"Houston Heights' dry ordinance, which banned the sale of alcoholic beverages in large portions of the community, was passed on September 25, 1912. This ordinance remains in force today."
-Houston Heights Association
It is hard to open an upscale restaurant in the Houston Heights and make a profit because, in most of the Heights, you cannot serve alcohol.
The two best upscale restaurants in the Heights are restaurants that found a way to get around the ordinance: Shade and The Glass Wall. In fact, they may be the only upscale restaurants in the Heights. Shade began as a BYOB restaurant, but now sells wine after you get a free private club membership. The Glass Wall, however, must be in one of the "wet" parts of the Heights; it managed to open its doors with a full bar.
The two restaurants beg for comparisons. The decor at both restaurants is hip and modern. Shade is slightly more casual; Glass Wall slightly more elegant. Both restaurants are conspicuously un-Heights like: no antiques; contemporary food. And there seems to be a suspicious overlap among their wait staff -- I have seen some of the same waiters at both restaurants within the same week.
Although I ate dinner at Shade when it opened, my most recent meals have been lunches. The food -- contemporary American cuisine with international influences -- is rarely fantastic, but is always very good. A typical dish at lunch is the Mediterranean Plate. It comes with a selection of Mediterranean comfort food -- pita, hummus, and orzo pasta with cherries and tomatoes. None of these items are revelations, but they make a good lunch. Similarly, the Curried Tuna Salad Sandwich is a lot like the same dish I make at home -- tuna with mayo, curry, grapes, and toasted almonds. It is not all that original, but it is a heck of a lot better than the eggy tuna melt at Yale Street Grill. (See my June 30, 2006 post). This tuna sandwich costs about $3 more than Yale Street Grill, but it includes a small soup and plantains. The best part of Shade's menu may be the frequently changing soups. The last soup I had was a Thai Red Curry Soup with Pork. Sure, I have had spicier and more authentic Thai Curry, but this soup was a nice and unexpected accent to my tuna sandwich.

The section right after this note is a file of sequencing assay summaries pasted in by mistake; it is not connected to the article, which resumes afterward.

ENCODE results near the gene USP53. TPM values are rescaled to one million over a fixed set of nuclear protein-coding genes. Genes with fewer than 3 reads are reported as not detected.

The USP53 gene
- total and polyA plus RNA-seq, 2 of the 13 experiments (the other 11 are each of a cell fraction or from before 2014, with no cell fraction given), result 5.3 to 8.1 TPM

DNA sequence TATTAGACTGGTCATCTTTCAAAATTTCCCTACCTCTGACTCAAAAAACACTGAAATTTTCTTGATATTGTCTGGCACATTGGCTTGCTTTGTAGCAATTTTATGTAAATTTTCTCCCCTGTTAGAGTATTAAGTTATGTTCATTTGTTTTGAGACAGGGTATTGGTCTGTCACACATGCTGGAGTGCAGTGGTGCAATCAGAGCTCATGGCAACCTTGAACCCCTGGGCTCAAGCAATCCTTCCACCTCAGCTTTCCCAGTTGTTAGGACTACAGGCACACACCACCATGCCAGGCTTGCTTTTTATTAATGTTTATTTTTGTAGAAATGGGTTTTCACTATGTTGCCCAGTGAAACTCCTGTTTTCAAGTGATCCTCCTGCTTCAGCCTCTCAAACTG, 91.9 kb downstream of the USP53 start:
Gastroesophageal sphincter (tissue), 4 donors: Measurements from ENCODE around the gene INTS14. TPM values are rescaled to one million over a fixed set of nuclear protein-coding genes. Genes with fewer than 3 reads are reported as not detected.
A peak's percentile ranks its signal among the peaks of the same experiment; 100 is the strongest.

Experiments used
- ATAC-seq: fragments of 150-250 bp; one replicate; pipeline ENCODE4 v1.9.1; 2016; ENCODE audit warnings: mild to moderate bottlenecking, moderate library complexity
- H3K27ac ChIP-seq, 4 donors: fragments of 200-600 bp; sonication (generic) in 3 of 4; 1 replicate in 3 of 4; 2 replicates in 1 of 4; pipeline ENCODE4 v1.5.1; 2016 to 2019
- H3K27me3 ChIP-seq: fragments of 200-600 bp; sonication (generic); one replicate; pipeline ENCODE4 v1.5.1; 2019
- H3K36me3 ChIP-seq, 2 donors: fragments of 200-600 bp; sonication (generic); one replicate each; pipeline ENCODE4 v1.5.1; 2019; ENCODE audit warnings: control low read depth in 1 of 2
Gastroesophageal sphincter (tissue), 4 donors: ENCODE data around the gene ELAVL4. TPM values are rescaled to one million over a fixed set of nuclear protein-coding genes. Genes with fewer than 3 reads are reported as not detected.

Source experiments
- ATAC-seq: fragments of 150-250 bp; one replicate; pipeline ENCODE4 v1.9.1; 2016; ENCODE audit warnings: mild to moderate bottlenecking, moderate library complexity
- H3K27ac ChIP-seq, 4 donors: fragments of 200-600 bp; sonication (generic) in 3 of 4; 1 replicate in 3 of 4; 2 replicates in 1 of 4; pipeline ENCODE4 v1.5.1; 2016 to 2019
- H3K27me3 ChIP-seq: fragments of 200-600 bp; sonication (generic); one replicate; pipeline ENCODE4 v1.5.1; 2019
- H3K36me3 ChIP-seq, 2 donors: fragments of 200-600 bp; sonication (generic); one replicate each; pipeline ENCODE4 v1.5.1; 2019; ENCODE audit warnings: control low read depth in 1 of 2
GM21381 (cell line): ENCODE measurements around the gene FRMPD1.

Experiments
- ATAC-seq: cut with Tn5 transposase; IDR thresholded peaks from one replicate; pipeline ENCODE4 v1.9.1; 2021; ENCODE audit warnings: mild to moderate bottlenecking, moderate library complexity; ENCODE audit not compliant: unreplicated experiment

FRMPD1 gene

Lance Fegen, formerly of Zula, recently opened The Glass Wall on Studewood. The food is contemporary American cuisine, which is very similar to Zula, except the portions are smaller and the focus seems to be on fewer ingredients. Like Zula, on my first visit, no dish was a revelation, but each dish was very good. I had a quail appetizer and a pork chop entree. The ingredients were all high quality, but I missed the smoky grill flavor that I find in some of my favorite grilled quail and pork dishes around Houston: the grilled quail at Goode Company Mexican Food and El Tiempo, and the grilled porkchop at Houston's. On the other hand, a roasted beet salad was fantastic because of the many different colored miniature beets, which carmelized in the roasting process. The beets were served with a simple, but tasty, mint yogurt. The dessert -- a small chocolate cake with a liquid chocolate center -- was the best part of the meal.
For a new restaurant, The Glass Wall began with an amazingly good wine list. Even better, the menu suggests wine pairings with each dish and offers that pairing by the glass. Absolutely brilliant! Why don't more Houston restaurants suggest by-the-glass pairings? Not only do they suggest pairings, but they suggest pairings that are interesting and unusual. For instance, the pork chop was paired, not with a zinfandel or a pinot noir, but with a pinot blanc.
Shade and The Glass Wall may not offer the most innovative cuisine in Houston. But they are welcome additions to the Heights -- and some of the few places in the neighborhood where you can get some good wine.